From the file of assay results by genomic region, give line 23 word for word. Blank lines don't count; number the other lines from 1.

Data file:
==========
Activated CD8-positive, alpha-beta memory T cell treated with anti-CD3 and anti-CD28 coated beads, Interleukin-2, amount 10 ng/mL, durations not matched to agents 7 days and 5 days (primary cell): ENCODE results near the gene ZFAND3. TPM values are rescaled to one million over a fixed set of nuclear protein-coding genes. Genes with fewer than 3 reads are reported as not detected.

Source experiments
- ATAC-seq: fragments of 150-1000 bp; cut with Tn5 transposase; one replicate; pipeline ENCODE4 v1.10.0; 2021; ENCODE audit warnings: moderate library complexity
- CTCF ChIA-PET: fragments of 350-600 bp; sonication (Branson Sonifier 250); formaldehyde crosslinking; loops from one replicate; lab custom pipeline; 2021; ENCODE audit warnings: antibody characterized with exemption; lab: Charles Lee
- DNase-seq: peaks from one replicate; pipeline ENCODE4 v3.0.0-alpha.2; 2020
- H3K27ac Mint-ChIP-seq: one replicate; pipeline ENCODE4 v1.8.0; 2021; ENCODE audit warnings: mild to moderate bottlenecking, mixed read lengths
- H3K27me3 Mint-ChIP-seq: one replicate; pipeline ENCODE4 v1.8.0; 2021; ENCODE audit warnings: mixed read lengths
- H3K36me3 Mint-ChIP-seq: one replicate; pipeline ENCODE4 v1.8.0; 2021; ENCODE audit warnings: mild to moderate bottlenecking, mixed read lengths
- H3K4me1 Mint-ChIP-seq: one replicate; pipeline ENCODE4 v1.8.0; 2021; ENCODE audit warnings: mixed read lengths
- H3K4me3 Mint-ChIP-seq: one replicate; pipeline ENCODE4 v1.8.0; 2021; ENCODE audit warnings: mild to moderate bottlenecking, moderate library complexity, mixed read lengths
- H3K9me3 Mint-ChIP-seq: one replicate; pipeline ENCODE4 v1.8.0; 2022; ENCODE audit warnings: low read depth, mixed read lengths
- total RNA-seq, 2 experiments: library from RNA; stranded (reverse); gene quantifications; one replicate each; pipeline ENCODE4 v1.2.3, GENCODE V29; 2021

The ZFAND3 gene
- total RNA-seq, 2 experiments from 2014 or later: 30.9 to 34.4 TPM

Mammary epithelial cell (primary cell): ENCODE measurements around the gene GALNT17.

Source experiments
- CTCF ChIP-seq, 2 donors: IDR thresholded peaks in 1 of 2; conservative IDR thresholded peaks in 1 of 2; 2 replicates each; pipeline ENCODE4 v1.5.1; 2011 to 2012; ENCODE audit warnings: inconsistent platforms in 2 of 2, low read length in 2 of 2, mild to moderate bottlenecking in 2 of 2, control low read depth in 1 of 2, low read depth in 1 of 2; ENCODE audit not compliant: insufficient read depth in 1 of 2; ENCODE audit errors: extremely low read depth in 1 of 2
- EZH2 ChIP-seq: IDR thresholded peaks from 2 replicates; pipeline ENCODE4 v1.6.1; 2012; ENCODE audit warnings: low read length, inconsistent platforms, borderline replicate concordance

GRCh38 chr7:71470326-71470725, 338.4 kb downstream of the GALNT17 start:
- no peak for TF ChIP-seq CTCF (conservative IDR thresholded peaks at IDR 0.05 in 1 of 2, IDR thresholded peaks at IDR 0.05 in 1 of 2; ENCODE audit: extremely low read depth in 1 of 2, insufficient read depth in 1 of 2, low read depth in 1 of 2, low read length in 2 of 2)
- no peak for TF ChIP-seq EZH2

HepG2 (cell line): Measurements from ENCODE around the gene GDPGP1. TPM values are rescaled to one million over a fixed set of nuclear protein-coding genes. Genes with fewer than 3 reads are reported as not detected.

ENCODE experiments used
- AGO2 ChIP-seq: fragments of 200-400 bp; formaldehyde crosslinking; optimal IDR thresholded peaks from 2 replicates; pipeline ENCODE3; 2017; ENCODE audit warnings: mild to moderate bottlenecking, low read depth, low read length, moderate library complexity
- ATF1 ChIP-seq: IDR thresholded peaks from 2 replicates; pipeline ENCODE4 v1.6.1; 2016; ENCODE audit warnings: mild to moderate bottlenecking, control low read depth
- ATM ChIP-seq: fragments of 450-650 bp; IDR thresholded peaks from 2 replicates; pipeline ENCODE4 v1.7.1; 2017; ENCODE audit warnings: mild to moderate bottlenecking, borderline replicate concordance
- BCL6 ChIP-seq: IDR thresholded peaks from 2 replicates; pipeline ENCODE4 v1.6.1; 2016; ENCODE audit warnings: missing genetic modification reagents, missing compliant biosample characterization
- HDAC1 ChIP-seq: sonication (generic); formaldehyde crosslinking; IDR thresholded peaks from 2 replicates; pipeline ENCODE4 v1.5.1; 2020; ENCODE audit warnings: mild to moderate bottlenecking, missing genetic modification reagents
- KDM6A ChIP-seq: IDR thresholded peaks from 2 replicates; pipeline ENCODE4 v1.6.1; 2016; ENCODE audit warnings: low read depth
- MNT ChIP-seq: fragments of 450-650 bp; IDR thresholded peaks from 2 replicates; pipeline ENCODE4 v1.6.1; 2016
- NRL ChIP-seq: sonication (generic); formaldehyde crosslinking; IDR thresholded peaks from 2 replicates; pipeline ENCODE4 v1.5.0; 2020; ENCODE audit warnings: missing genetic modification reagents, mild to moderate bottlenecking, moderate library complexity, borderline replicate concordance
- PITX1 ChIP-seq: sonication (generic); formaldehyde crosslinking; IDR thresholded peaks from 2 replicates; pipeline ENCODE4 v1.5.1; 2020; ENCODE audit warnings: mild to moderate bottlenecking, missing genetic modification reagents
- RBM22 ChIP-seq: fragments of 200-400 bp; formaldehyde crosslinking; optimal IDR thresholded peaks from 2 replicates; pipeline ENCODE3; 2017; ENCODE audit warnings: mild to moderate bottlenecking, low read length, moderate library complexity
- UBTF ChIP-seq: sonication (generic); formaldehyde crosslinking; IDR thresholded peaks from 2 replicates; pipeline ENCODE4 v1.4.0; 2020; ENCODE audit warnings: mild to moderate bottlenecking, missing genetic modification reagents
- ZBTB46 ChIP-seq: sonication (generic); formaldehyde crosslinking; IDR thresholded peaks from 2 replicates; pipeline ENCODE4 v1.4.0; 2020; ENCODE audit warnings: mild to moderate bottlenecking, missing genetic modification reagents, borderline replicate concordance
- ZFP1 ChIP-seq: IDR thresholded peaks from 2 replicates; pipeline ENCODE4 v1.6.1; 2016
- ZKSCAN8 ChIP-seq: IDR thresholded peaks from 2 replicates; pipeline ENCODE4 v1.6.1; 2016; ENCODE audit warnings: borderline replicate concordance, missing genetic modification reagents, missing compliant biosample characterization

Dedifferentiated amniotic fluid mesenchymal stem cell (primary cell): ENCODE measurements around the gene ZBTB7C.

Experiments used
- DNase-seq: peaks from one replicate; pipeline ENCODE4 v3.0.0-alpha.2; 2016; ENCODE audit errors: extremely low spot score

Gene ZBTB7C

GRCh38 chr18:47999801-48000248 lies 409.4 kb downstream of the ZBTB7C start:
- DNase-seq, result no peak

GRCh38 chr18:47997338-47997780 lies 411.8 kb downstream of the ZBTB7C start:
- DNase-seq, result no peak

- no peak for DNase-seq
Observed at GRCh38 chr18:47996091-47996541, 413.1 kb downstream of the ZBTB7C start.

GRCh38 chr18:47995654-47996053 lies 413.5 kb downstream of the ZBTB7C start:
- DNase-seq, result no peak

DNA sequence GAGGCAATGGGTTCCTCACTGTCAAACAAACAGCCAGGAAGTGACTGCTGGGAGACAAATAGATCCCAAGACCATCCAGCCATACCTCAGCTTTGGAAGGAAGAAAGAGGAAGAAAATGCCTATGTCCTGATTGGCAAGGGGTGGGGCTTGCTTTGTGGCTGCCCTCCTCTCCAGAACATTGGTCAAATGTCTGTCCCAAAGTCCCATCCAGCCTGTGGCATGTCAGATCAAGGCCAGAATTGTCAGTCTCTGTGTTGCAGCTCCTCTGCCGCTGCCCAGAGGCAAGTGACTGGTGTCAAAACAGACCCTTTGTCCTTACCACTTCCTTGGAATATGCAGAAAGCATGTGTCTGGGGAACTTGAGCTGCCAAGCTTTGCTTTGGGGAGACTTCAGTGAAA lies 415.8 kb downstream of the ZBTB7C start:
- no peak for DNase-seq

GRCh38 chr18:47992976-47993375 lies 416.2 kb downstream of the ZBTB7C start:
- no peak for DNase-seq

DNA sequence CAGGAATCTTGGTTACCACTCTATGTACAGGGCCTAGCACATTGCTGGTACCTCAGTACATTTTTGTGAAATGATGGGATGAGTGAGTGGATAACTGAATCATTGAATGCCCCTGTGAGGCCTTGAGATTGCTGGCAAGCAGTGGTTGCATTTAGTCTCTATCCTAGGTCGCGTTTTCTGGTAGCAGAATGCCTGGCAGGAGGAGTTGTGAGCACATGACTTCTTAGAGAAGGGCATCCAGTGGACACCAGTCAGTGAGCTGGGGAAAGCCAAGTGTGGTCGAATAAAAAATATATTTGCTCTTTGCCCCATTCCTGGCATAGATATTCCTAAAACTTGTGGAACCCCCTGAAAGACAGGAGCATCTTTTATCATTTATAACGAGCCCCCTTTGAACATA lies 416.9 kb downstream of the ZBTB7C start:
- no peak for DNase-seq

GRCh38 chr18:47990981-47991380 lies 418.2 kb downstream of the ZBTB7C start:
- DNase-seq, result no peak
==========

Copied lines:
ENCODE experiments used